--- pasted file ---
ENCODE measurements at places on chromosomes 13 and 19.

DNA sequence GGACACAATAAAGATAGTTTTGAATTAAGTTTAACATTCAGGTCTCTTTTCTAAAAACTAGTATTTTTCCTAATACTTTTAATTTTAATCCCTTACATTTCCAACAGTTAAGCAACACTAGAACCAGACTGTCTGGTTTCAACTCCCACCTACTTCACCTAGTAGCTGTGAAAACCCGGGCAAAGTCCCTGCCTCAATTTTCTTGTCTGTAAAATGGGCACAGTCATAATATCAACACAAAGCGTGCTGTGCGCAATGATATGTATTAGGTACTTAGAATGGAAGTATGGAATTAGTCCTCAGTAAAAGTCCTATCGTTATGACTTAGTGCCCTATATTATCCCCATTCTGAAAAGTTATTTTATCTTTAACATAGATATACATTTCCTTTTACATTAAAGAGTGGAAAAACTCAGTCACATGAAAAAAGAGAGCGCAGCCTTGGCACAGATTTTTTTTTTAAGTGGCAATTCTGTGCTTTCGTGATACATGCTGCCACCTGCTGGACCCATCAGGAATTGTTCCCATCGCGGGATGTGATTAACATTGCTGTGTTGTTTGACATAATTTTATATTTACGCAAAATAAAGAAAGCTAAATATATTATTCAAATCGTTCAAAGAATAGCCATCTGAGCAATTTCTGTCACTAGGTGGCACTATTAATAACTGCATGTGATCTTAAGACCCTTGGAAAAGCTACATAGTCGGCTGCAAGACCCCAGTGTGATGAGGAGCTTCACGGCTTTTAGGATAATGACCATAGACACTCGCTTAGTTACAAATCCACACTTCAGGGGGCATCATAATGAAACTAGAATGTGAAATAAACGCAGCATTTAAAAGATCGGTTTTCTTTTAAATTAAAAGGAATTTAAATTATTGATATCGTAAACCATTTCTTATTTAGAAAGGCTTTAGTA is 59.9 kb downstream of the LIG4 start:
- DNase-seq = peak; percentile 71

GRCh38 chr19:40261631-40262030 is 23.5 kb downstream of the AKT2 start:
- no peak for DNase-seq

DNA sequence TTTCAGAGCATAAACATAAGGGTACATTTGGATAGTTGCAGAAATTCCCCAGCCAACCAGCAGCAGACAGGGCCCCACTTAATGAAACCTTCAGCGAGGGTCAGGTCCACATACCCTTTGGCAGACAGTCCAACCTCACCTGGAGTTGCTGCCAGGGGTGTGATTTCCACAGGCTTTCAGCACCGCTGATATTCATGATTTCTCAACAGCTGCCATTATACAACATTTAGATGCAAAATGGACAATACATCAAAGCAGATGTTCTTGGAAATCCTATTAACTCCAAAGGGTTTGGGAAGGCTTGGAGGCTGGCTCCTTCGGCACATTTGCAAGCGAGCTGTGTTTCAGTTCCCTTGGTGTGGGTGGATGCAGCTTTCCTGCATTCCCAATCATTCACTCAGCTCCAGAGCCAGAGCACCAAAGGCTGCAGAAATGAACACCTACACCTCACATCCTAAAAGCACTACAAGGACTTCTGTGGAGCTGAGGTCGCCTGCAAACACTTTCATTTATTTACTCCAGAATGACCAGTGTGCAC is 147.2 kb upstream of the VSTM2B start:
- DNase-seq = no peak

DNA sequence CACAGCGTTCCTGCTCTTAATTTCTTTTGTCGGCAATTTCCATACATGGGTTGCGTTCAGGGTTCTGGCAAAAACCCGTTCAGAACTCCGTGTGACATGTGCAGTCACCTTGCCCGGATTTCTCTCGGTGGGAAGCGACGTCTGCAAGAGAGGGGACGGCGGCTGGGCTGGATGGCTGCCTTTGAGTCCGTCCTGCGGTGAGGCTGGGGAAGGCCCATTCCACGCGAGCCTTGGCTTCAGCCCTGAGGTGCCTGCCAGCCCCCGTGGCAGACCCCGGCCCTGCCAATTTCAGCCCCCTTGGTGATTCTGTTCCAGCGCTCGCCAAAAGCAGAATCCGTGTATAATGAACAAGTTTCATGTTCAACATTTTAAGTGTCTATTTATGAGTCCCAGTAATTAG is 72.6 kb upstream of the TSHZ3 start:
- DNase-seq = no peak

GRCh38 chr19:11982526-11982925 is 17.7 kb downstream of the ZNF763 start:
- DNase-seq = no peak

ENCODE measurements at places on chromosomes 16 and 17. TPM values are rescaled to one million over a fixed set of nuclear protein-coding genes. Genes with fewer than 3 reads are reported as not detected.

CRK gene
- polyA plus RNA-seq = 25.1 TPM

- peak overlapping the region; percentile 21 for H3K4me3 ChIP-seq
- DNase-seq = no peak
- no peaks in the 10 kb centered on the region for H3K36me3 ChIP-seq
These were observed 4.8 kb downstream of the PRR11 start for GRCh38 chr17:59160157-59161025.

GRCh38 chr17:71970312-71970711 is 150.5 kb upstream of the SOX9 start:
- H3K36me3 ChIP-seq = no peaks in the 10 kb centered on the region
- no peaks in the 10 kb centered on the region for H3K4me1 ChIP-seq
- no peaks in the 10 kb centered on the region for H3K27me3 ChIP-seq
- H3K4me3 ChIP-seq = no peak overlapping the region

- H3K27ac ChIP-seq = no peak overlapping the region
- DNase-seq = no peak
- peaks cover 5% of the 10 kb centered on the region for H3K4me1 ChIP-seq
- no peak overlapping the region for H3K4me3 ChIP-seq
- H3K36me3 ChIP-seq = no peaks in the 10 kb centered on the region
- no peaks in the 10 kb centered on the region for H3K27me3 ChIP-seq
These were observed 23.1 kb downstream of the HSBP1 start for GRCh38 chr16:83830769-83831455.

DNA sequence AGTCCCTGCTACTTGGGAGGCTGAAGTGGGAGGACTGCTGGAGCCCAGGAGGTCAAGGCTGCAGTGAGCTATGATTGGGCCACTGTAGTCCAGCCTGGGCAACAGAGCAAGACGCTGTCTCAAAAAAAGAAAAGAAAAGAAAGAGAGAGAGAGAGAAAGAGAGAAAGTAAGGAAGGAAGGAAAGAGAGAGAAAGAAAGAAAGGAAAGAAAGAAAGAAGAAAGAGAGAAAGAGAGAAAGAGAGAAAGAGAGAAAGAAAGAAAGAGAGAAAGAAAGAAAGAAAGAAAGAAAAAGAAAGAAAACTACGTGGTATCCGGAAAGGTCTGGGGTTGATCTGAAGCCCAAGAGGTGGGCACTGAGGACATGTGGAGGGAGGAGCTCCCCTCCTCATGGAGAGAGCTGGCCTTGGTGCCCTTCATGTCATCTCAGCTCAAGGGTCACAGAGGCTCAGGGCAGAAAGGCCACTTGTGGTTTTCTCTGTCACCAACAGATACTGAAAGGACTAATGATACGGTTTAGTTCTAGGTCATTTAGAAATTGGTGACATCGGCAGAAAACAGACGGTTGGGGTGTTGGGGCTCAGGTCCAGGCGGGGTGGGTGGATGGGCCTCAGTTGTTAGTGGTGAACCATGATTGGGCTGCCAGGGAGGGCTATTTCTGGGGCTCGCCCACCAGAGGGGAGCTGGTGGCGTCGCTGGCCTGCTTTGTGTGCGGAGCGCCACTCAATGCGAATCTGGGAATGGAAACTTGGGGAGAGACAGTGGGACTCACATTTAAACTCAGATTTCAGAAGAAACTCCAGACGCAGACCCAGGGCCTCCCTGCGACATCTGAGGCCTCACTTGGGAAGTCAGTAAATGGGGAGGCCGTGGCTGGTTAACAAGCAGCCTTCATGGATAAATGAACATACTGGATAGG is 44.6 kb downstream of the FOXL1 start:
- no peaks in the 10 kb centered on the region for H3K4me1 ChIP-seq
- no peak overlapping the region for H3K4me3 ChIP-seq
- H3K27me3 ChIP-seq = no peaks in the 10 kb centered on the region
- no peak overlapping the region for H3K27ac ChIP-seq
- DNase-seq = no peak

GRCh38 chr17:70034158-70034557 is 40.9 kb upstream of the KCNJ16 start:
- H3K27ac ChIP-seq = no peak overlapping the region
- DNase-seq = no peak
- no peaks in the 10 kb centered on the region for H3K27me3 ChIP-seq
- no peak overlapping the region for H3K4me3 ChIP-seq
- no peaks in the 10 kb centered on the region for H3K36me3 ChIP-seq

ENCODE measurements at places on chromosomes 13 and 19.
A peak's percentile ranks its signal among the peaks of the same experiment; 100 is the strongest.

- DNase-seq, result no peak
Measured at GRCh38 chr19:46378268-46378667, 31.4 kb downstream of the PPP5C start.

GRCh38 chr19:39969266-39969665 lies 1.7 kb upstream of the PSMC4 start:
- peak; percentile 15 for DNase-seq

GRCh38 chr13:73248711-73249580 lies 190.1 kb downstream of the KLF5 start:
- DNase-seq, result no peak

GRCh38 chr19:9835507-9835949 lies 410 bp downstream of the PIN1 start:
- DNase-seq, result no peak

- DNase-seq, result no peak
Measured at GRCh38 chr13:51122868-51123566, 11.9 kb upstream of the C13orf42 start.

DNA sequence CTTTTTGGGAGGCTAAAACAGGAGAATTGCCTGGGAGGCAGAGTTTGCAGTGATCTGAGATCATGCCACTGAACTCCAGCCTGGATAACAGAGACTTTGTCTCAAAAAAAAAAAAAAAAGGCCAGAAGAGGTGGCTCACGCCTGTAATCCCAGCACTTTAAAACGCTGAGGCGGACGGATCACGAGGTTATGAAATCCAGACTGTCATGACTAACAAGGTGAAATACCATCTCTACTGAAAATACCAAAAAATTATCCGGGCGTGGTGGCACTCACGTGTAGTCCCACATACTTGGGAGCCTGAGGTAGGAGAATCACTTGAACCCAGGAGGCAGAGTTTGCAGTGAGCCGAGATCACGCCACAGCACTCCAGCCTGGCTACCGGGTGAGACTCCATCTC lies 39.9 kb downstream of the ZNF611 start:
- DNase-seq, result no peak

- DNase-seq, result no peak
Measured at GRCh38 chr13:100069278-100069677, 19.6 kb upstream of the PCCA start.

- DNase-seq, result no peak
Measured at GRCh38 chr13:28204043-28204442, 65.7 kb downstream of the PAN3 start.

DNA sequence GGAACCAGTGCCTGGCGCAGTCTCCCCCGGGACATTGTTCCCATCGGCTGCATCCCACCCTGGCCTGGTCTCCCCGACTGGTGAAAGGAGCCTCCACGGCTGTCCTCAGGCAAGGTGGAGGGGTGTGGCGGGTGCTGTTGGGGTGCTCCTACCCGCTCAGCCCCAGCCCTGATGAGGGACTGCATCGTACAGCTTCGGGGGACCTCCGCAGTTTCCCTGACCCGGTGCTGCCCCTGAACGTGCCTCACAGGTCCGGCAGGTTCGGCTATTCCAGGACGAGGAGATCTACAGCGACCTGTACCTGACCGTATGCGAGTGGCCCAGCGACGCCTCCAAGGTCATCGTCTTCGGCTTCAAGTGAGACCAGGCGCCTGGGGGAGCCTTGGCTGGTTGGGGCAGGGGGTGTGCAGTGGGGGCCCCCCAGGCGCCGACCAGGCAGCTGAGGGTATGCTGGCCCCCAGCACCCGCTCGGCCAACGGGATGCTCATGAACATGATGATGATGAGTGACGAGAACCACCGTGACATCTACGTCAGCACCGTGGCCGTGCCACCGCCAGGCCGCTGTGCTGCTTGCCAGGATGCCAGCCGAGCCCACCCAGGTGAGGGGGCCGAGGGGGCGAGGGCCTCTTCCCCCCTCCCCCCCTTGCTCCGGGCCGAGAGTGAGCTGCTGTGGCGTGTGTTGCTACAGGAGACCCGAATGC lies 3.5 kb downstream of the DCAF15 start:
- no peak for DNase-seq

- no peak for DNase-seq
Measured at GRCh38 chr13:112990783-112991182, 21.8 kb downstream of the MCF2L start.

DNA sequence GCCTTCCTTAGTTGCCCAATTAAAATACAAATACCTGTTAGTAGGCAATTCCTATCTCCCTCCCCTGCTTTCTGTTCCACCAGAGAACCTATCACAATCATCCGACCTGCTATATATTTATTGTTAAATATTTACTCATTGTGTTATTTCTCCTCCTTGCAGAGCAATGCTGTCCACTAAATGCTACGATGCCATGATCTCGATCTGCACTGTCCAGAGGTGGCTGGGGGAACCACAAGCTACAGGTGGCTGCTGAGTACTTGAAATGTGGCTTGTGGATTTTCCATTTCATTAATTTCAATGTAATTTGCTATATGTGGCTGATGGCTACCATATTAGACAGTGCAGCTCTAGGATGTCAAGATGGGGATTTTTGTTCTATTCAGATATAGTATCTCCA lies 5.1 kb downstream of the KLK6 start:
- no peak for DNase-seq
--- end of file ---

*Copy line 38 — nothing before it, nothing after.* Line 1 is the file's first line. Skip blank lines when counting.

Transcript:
- H3K27ac ChIP-seq = no peak overlapping the region